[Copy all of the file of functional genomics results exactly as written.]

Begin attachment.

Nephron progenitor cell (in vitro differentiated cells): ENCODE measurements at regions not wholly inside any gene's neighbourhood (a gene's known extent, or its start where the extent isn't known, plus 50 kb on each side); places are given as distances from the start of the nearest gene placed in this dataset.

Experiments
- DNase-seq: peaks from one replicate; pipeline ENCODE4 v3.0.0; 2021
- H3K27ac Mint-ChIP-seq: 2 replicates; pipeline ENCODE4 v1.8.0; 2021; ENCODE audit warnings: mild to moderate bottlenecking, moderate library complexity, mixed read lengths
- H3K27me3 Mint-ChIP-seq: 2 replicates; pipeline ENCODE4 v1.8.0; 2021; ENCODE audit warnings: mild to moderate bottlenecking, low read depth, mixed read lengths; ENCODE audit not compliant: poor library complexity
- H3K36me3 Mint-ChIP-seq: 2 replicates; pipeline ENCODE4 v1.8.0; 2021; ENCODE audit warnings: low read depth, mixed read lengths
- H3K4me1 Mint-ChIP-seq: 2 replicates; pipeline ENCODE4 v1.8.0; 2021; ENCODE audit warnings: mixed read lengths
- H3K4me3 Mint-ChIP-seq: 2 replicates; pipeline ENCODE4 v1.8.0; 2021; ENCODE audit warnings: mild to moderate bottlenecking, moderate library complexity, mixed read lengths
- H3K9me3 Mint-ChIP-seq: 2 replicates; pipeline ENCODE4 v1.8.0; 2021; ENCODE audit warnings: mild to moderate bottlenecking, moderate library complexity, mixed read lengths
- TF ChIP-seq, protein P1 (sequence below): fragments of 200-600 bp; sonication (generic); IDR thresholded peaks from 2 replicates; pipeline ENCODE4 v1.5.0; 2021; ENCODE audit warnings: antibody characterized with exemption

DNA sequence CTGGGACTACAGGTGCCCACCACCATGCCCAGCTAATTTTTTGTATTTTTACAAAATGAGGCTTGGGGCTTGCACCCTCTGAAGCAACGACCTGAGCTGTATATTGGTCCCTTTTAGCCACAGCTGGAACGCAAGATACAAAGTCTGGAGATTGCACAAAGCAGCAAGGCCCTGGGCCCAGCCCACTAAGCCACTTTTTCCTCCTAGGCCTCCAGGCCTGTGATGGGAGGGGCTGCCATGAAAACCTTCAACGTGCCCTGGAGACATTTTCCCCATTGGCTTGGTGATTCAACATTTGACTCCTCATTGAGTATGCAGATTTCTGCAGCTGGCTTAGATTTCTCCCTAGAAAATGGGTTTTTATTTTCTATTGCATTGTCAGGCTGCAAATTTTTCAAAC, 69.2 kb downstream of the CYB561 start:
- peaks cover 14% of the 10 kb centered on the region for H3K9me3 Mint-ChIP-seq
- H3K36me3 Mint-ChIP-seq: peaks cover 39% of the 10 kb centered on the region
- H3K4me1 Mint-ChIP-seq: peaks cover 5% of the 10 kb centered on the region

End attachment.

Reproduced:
Nephron progenitor cell (in vitro differentiated cells): ENCODE measurements at regions not wholly inside any gene's neighbourhood (a gene's known extent, or its start where the extent isn't known, plus 50 kb on each side); places are given as distances from the start of the nearest gene placed in this dataset.

Experiments
- DNase-seq: peaks from one replicate; pipeline ENCODE4 v3.0.0; 2021
- H3K27ac Mint-ChIP-seq: 2 replicates; pipeline ENCODE4 v1.8.0; 2021; ENCODE audit warnings: mild to moderate bottlenecking, moderate library complexity, mixed read lengths
- H3K27me3 Mint-ChIP-seq: 2 replicates; pipeline ENCODE4 v1.8.0; 2021; ENCODE audit warnings: mild to moderate bottlenecking, low read depth, mixed read lengths; ENCODE audit not compliant: poor library complexity
- H3K36me3 Mint-ChIP-seq: 2 replicates; pipeline ENCODE4 v1.8.0; 2021; ENCODE audit warnings: low read depth, mixed read lengths
- H3K4me1 Mint-ChIP-seq: 2 replicates; pipeline ENCODE4 v1.8.0; 2021; ENCODE audit warnings: mixed read lengths
- H3K4me3 Mint-ChIP-seq: 2 replicates; pipeline ENCODE4 v1.8.0; 2021; ENCODE audit warnings: mild to moderate bottlenecking, moderate library complexity, mixed read lengths
- H3K9me3 Mint-ChIP-seq: 2 replicates; pipeline ENCODE4 v1.8.0; 2021; ENCODE audit warnings: mild to moderate bottlenecking, moderate library complexity, mixed read lengths
- TF ChIP-seq, protein P1 (sequence below): fragments of 200-600 bp; sonication (generic); IDR thresholded peaks from 2 replicates; pipeline ENCODE4 v1.5.0; 2021; ENCODE audit warnings: antibody characterized with exemption

DNA sequence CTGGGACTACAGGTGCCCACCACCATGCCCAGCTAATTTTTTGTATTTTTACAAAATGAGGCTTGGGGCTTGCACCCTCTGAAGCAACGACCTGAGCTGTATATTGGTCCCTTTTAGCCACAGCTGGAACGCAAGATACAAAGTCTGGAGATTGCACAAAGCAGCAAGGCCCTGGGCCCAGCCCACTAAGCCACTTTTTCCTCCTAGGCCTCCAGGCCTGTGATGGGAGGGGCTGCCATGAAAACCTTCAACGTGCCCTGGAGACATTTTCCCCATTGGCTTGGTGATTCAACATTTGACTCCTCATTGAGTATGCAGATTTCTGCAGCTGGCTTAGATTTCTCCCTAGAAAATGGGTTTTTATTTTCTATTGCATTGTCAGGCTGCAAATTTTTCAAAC, 69.2 kb downstream of the CYB561 start:
- peaks cover 14% of the 10 kb centered on the region for H3K9me3 Mint-ChIP-seq
- H3K36me3 Mint-ChIP-seq: peaks cover 39% of the 10 kb centered on the region
- H3K4me1 Mint-ChIP-seq: peaks cover 5% of the 10 kb centered on the region